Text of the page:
Other top awards including the Man Booker Prize, the National Book Award, the National Book Critics Circle Award and the Hugo garnered similar results, with fiction written by men, about men, coming out on top.

The exception was the Newbery Medal that honors writers of children’s literature and is considered to be the least prestigious of the bunch.

“When it comes to literary prizes, the more prestigious, influential and financially remunerative the award, the less likely the winner is to write about grown women,” Griffith wrote on her blog last week.

And according to Griffith, the underrepresentation of women in literature is a big problem, as she says women’s voices are not being heard.

“Women are more than half our culture, if half the adults in our culture have no voice, half the world’s experience is not being attended to, learned from, or built upon,” she wrote.

TIME advice

Words of Wisdom From Maya Angelou

Poet and novelist Maya Angelou at a Sickle Cell Disease Association of America program in Mobile, Ala. on Sept 12, 2006.
John David Mercer—AP Poet and novelist Maya Angelou at a Sickle Cell Disease Association of America program in Mobile, Ala. on Sept 12, 2006.

"Be a rainbow in someone else's cloud"

Dr. Maya Angelou may be gone, but her legacy lives on. She has been immortalized on a U.S. postage stamp, and now, her iconic autobiography I Know Why the Caged Bird Sings is being re-released, complete with a foreword by her “daughter-friend” Oprah Winfrey. The re-release ensures that her vast wisdom will live on, touching millions of lives and countless generations to come.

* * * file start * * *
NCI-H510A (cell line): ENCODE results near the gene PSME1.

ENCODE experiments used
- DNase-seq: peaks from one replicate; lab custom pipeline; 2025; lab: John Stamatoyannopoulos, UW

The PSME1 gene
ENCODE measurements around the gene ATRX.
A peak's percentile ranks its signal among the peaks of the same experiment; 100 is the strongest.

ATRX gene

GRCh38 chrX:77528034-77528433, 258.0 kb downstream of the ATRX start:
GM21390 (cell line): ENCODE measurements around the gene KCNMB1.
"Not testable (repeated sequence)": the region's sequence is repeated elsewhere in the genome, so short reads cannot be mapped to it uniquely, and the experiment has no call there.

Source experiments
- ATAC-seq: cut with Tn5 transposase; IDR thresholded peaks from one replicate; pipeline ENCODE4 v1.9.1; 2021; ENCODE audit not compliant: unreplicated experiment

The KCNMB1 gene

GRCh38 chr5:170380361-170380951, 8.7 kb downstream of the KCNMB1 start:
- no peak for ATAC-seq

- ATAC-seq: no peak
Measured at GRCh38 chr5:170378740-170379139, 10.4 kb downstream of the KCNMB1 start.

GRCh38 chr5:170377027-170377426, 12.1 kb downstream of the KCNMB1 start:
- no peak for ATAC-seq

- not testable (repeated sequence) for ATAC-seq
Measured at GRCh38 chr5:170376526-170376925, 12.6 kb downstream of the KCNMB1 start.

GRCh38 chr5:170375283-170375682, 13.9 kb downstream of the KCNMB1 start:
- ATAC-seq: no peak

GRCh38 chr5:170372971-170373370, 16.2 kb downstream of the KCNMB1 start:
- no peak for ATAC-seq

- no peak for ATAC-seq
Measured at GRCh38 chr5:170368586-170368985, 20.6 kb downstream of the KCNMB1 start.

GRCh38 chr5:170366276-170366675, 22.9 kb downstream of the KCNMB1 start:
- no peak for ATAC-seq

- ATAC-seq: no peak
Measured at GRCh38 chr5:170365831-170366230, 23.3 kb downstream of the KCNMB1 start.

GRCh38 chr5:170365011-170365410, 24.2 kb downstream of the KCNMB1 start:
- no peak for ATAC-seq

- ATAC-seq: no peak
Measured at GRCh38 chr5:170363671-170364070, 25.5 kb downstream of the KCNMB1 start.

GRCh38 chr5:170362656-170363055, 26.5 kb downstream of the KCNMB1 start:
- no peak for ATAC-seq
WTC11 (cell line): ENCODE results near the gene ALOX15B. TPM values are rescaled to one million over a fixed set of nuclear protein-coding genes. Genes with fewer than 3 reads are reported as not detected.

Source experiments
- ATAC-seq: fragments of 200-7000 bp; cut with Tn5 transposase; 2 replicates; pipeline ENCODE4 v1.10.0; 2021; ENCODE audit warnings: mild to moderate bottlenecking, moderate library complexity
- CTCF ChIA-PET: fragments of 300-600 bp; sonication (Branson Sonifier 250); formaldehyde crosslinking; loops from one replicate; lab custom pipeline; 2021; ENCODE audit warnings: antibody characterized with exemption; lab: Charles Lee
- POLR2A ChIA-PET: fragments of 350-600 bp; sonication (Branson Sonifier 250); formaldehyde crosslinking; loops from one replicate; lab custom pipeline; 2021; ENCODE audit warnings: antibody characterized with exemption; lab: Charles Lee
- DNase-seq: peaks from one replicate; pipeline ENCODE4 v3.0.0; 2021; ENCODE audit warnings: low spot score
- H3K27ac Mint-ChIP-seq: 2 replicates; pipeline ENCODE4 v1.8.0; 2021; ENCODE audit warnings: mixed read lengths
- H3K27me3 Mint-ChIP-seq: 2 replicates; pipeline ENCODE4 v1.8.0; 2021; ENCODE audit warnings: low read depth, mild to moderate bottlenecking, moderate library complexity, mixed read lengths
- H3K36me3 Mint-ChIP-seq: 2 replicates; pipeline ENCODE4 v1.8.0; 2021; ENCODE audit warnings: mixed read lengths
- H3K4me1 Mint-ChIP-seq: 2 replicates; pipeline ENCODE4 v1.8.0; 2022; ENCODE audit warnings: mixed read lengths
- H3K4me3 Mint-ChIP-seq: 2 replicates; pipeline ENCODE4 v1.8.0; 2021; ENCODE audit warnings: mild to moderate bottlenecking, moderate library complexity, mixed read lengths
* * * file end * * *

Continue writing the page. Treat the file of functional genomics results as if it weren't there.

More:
• “I am a Woman Phenomenally. Phenomenal Women, that’s me.”
  • “One isn’t necessarily born with courage, but one is born with potential. Without courage, we cannot practice any other virtue with consistency. We can’t be kind, true, merciful, generous, or honest.”
  • “Success is liking yourself, liking what you do, and liking how you do it.”
  • “The first time someone shows you who they are, believe them.”
  • “You may not control all the events that happen to you, but you can decide not to be reduced by them.”
  • “Be a rainbow in someone else’s cloud.”
  • I love to see a young girl go out and grab the world by the lapels. Life’s a b—-. You’ve got to go out and kick a–.”
  • “You may write me down in history with your bitter, twisted lies. You may tread me in the very dirt, but still, like dust, I’ll rise.”
  • “Love recognizes no barriers. It jumps hurdles, leaps fences, penetrates walls to arrive at its destination full of hope.”
  • “My mission in life is not merely to survive, but to thrive; and to do so with some passion, some compassion, some humor, and some style.”
  • “I believe that each of us comes from the creator trailing wisps of glory.”
  • “I’ve learned that people will forget what you said, people will forget what you did, but people will never forget how you made them feel.”

This article originally appeared on Essence.com.

TIME society

How To Get Everyone on a Bike

bicycle
Getty Images

How women are changing the world of transportation

Do you want to go on a bike ride?

A simple question with what might seem like a simple answer, especially as spring weather begins to waft across the country.

Dig a little deeper, and it gets more complicated. Your decision to ride a bike is likely informed not just by the temperature and your energy level – but also by your gender, and the influence of a burgeoning movement that’s transforming streets across America.

It’s a movement led in large part by an emerging community of female transportation planners – many of whom have marshaled research that illuminates realities like the biking gender gap (there’s one woman for every three men riding a bike in the U.S.) and America’s dangerous roads to make the case for a radical change in how we think about getting from here to there.